Alumnus competes for trip

Reporter and Reporter

A trip into space is a childhood dream for some people, but for University alumnus Mohamad Abbas, going to space is something he has the opportunity to accomplish in adulthood.

Abbas, who graduated from the University in 2011 with a Master of Science in Physics and Astronomy, is in third place with more than 18,500 votes in a competition sponsored by AXE and its line of body spray called Apollo, through which the winner will have the opportunity to take a trip to space.

The winners of the contest will attend an astronaut training camp in Dec. 2013 in the U.S., based on the results of the training, the winners of it will be sent into space, he said in an email.

Voting for the contest ends at midnight on April 27, according to the official contest website.

Getting such a large number of votes has taken a lot of effort from Abbas, his friends and family and another popular network.

“I was hosted by MTV Lebanon, which also helped me a lot,” he said. “My Facebook page with 10,300 followers is also helping me.”

In total AXE will send around 22 people to space, one from the category Abbas is in.

If Abbas wins the competition he will be the first person from the University to go to space, he said.

Finding out about the contest was more than just a coincidence for Abbas.

“A German friend of mine called Silja watched the commercial online and because she knows I am very interested in the cosmos, she directly contacted me and encouraged me to take part,” he said.

Taking dreams seriously is something that Abbas has always done; he even made his dream a career.

“Just like almost everyone else, I always wanted to go to space,” he said. “But I took my dream seriously and studied the topic.”

Abbas has done many other things to pursue his dream. He revived the Astronomy Club at the American University of Beirut in Lebanon while he was a student, he worked with the Lebanese Astronomy Group, he is a member of the American Astronomical Society, he takes his own astronomical pictures and attends conferences around the world.

Abbas hopes the trip to space will bring inspiration to those struggling to find it.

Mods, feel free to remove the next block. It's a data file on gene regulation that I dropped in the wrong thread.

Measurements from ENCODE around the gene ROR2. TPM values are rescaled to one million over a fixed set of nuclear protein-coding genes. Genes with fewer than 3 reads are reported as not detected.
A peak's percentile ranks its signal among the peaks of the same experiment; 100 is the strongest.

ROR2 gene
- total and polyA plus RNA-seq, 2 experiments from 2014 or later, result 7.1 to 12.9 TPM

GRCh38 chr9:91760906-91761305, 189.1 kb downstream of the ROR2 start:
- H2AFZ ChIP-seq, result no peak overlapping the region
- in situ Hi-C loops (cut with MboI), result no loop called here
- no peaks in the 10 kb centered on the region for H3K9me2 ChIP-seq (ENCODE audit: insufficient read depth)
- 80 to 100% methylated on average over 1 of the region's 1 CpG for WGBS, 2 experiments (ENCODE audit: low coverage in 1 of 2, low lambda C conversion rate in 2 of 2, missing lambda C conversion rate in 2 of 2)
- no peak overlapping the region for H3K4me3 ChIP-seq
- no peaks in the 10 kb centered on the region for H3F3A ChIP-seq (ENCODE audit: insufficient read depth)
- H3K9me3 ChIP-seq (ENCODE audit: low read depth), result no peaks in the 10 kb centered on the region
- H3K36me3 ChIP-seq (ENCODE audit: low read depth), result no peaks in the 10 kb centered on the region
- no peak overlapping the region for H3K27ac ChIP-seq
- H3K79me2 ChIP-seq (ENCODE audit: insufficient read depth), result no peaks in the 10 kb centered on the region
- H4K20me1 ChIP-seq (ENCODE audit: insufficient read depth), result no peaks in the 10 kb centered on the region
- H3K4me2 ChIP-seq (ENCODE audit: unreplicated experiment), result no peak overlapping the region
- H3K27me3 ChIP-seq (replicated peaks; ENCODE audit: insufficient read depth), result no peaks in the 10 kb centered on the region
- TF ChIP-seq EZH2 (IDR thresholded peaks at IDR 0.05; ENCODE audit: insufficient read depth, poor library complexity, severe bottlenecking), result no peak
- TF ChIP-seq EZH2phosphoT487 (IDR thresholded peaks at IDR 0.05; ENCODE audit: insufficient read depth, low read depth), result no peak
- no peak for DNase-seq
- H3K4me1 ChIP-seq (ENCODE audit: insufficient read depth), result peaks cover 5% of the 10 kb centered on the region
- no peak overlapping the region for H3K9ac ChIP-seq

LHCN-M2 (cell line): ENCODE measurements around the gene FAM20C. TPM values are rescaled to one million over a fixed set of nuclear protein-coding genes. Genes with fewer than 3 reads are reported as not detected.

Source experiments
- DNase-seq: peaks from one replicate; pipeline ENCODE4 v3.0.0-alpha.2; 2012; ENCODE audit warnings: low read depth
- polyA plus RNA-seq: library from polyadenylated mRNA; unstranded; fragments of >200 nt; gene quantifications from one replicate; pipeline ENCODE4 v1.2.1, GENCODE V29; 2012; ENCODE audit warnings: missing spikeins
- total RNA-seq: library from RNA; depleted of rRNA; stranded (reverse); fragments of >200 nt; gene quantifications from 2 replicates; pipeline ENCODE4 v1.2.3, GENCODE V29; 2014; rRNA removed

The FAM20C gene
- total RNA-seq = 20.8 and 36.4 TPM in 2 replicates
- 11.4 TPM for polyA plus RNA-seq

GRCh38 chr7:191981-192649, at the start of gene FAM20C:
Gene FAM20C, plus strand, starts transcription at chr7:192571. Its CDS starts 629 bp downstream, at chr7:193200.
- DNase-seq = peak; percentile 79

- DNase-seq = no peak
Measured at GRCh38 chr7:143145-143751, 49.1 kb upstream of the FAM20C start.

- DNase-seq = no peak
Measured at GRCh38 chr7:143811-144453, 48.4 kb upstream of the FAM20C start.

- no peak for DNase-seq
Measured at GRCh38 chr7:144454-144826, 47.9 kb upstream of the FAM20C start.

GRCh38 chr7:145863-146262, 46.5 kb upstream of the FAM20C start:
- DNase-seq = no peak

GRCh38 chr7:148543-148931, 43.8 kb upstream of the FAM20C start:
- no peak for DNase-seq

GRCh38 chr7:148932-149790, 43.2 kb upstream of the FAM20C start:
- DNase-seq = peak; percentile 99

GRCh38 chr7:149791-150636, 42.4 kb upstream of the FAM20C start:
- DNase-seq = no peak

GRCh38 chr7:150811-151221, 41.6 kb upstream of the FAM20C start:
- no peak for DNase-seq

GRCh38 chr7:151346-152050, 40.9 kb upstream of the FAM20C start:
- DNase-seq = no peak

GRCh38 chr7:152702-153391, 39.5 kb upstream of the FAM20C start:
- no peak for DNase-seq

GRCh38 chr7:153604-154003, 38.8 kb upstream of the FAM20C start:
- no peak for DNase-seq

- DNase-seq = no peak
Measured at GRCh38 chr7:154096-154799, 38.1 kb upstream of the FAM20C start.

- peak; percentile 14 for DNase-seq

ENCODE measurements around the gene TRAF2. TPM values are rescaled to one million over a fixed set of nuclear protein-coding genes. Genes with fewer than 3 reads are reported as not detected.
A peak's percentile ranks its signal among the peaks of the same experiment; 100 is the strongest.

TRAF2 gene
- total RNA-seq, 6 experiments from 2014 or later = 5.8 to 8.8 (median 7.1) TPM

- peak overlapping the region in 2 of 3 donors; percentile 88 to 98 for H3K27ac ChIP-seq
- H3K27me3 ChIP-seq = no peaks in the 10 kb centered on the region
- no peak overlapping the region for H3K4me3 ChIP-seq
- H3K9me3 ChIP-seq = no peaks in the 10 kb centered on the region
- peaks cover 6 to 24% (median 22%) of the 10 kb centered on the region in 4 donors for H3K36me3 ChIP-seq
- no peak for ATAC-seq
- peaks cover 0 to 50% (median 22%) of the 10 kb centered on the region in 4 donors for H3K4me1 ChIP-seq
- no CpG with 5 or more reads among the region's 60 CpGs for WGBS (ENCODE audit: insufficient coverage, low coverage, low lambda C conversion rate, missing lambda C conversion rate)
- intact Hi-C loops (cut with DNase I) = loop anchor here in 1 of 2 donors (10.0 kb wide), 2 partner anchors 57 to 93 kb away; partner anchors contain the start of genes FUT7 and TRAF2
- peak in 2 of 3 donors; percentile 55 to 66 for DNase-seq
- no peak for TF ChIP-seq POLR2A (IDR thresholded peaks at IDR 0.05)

Andrew Layden, professor of Physics and Astronomy, worked with Abbas while he was at the University studying for his masters.

“Moe grew up in Lebanon and went to school there, then came to the states to get his masters, and he is now in Germany working on his PhD,” he said.

Going to space is an opportunity of a life time, but it is one some people do not understand, Layden said.

“A lot of people see it as ‘why do you climb a mountain?’ It’s a personal challenge,” he said.

Emerson Goncus, assistant professor of Aerospace Studies, said the interest in flying and space travel comes partially from experiences people have.

“It gives you a certain amount of freedom,” he said. “It’s like being 16 and driving a car, except you can do more.”

There are many similarities between flying in the air and flying in space, Goncus said.

“The same spirit that got us off the ground got us in space,” he said.

Jeffrey Bryden, instructor in the marketing department, said AXE is using the contest to step its advertising up to the next level.

“Once somebody launches someone into space, it’s like ‘been there done that,’” he said. “It’s kind of like Columbus discovered America, and the next guy comes along; you’re second, sorry.”

AXE is using commercials to hype the contest.

The price of sending people to space is a small one for what AXE will be receiving back.

“Essentially they are getting four months of public relations,” Bryden said.

Students can vote for Abbas at